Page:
After the 2nd World War things began to change for so many people. Marlene was one of them! In 1953 she was offered $30,000 per week to appear live at the Sahara Hotel in Las Vegas. The show was short and mainly consisting of a few songs associated with Marlene and her daringly sheer “nude dress” – a heavily beaded evening gown of silk soufflé that gave an illusion of transparency. Surprise Surprise – it attracted a lot of publicity! One of these ‘attractions’ led to her being signed to appear at the Café de Paris in London the following year. She also had her Las Vegas contracts renewed. From that point forward to the mid-1970s she was a highly paid cabaret artist, performing live in large theatres in major cities world-wide.
Marlene employed Burt Bacharach as her musical arranger starting in the mid-1950s; together, they refined her nightclub act into a more ambitious theatrical one-woman show with an expanded repertoire. Her repertoire included songs from her films as well as popular songs of the day. Bacharach’s arrangements helped to disguise her limited vocal range – she was a contralto – and allowed her to perform her songs to maximum dramatic effect.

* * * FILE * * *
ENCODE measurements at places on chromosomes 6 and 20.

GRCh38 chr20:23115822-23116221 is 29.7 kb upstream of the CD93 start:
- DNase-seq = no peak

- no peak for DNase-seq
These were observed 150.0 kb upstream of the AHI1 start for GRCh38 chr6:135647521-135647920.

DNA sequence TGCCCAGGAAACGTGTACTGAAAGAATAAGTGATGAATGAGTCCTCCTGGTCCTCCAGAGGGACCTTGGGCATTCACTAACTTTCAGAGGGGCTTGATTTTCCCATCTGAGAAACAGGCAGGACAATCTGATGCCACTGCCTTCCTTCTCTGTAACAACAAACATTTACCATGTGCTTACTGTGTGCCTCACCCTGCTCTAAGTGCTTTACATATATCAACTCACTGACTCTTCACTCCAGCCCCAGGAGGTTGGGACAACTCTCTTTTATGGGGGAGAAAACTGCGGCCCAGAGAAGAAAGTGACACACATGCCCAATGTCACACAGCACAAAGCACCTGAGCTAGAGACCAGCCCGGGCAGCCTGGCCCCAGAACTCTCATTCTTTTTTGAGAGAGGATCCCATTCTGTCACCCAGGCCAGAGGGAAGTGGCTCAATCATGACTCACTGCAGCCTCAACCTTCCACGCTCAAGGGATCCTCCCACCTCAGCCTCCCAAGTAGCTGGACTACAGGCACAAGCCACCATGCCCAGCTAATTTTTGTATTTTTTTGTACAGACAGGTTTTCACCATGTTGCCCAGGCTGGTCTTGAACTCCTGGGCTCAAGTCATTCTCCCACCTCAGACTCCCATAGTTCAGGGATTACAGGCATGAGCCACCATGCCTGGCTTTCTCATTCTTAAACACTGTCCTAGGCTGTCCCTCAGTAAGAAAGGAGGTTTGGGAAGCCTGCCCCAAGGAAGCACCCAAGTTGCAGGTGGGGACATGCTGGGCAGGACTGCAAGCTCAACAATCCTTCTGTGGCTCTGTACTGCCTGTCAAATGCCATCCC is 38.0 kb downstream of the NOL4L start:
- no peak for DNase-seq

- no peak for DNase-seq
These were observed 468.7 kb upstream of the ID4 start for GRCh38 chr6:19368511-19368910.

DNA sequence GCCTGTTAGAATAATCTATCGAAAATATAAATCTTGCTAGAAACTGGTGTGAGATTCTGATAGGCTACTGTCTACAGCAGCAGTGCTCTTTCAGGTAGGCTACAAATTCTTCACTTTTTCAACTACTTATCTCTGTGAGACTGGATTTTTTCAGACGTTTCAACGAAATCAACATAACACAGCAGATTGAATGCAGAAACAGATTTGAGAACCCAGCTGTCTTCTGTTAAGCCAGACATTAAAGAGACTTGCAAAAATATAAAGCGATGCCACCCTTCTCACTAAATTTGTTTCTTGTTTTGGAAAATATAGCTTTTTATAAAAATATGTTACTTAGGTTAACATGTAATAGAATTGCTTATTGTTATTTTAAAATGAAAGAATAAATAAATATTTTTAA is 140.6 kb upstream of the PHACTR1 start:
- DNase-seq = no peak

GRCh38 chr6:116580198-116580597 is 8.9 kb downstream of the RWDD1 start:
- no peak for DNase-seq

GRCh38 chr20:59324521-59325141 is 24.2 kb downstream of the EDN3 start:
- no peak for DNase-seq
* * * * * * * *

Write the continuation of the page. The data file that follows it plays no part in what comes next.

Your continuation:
Francis Wyndham offered a critical appraisal of the phenomenon of ‘Dietrich in Concert’ when he wrote in 1964: “What she does is neither difficult nor diverting, but the fact that she does it at all fills the onlookers with wonder … It takes two to make a conjuring trick: the illusionist’s sleight of hand and the stooge’s desire to be deceived. To these necessary elements (her own technical competence and her audience’s sentimentality) Marlene Dietrich adds a third—the mysterious force of her belief in her own magic. Those who find themselves unable to share this belief tend to blame themselves rather than her.”
At this time Burt Bacharach felt he needed to devote his full-time to song writing. Together, they recorded four albums and several singles between 1957 and 1964. However – Marlene had come to rely on him in order to perform and, in a TV interview in 1971 she credited Bert Bacharach with giving her the “inspiration” to perform during those years. She said:-
‘From that fateful day on, I have worked like a robot, trying to recapture the wonderful woman he helped make out of me. I even succeeded in this effort for years because I always thought of him, always longed for him, always looked for him in the wings, and always fought against self-pity… He had become so indispensable to me that, without him, I no longer took much joy in singing. When he left me, I felt like giving everything up. I had lost my director, my support, my teacher, my maestro.’
In November 1972 a version of Marlene’s Broadway show ‘An Evening with Marlene Dietrich’ was filmed in London. It was titled ‘I Wish You Love’ and Marlene as paid $250,000 for her co-operation but she was unhappy with the result. Non-the-less the show must go on and in January 1973 it was broadcast on the BBC in the UK and on CBS in the US.
Continue reading The War was over and Marlene moved on